1. Stone is the one that "feels" the strongest
2. Therefore a novice will expect their opponent to go for stone, and will go for paper to beat stone
3. Therefore go for scissors first
I think my initial choice is rather random, but from now on I may keep their advice in mind.
Another interesting article I've read over the past few days is "On the Survival of Rats in the Slush Pile" by Michael Allen (also known as the Grumpy Old Bookman). It's a little monograph - almost a screed - on the publishing industry and what's wrong with it. Basically, the methods publishers use to determine the value of a book are completely wrong, and the machinery behind publishing is badly broken, and if you want to become a writer and earn fame and fortune, like Dan Brown or J.K. Rowling, you might as well give up now. He also suggests methods for reforming the industry, and his basic advice to would-be writers is: go ahead and write, but don't give up the day job.
It's a very quick, informative read. I especially liked how he threw in some insights from statistics, in particular Nassim Taleb's books about chance as well as the theory of the Long Tail.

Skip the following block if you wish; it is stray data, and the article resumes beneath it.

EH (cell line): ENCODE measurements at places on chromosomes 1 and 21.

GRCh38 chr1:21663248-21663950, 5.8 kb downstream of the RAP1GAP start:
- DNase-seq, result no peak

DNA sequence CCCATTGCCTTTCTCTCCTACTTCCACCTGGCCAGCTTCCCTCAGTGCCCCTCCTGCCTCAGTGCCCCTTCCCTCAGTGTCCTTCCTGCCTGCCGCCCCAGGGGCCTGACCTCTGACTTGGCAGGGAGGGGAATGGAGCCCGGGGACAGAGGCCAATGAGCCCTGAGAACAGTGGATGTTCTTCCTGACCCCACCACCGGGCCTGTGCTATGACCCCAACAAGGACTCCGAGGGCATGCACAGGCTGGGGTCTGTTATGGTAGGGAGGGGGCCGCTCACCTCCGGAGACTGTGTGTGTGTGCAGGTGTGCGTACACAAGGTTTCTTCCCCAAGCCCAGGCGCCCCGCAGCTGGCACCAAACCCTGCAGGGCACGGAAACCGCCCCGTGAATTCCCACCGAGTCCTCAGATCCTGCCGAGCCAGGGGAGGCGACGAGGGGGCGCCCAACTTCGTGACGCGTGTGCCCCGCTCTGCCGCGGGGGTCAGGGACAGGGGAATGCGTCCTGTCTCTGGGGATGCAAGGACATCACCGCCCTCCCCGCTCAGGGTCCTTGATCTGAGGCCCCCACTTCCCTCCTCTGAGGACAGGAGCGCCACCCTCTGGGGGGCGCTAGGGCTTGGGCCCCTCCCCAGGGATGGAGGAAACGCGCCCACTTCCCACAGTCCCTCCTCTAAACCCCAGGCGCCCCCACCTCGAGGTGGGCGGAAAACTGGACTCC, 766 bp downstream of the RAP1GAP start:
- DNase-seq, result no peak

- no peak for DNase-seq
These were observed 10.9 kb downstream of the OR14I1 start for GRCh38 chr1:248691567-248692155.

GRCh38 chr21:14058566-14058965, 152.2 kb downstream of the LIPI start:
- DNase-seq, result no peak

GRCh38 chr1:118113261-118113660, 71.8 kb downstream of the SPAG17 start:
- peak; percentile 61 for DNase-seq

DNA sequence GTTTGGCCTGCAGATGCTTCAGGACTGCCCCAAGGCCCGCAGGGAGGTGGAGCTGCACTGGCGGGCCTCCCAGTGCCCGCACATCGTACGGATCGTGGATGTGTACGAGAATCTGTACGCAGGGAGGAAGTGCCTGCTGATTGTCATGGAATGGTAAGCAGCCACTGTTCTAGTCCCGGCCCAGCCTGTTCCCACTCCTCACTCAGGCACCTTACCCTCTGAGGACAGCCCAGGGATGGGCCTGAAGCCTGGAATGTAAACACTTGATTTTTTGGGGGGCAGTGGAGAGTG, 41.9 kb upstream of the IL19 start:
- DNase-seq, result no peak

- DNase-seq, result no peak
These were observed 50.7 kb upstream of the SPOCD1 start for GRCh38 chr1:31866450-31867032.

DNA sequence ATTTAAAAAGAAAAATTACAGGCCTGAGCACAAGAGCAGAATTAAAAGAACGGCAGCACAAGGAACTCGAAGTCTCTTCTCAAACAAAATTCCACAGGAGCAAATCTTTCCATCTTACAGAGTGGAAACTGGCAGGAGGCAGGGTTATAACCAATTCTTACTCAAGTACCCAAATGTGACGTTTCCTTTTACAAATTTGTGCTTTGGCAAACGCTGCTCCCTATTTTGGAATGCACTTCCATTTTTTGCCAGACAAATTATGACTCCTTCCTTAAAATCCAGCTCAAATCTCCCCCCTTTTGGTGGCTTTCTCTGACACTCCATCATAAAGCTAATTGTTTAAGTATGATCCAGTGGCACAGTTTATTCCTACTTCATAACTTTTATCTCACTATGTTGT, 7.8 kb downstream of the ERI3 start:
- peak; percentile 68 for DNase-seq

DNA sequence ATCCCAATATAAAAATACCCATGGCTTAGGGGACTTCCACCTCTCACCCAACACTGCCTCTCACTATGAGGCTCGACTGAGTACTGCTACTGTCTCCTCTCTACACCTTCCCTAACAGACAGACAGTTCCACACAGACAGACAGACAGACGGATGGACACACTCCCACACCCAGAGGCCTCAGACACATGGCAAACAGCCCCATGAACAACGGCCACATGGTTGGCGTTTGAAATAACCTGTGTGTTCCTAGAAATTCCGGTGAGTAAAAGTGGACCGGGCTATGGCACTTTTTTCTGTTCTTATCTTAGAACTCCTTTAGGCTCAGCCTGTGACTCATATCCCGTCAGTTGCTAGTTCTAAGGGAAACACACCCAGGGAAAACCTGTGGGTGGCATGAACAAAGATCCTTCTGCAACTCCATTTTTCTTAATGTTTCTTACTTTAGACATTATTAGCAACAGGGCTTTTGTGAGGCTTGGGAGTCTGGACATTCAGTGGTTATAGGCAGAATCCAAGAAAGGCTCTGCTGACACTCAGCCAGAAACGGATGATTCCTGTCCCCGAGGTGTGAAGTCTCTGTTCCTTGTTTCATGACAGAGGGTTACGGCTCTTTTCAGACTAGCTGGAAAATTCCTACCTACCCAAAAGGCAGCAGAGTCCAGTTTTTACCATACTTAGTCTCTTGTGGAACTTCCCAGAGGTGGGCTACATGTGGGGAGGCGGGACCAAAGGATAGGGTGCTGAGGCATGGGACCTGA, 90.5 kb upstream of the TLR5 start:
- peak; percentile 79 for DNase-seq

I wish more books were like that - short and to the point. What happened to the old practice of writing monographs rather than books? I see so many books in the bookshops these days that talk about interesting subjects, but - honestly, who wants to read 200+ pages about, say, Daylight Savings Time? Or salt? Can't it be compressed down a bit? And made cheaper? Then I could spend less time finding out more, with less pressure on my wallet.
Writers wouldn't have to spend so much time fluffing out their books, either - they could just state their piece and be done with it, sell it for less but probably have more readers to make up for it. We need to make <100-page books fashionable again. They would be perfect to distribute electronically, too. "On the survival..." is 70 pages long, and doesn't hurt the eyes. I couldn't imagine reading 200+ pages at a stretch at the computer. But 70 pages, with generous margins, is pretty good, with a few minutes' break at the halfway mark.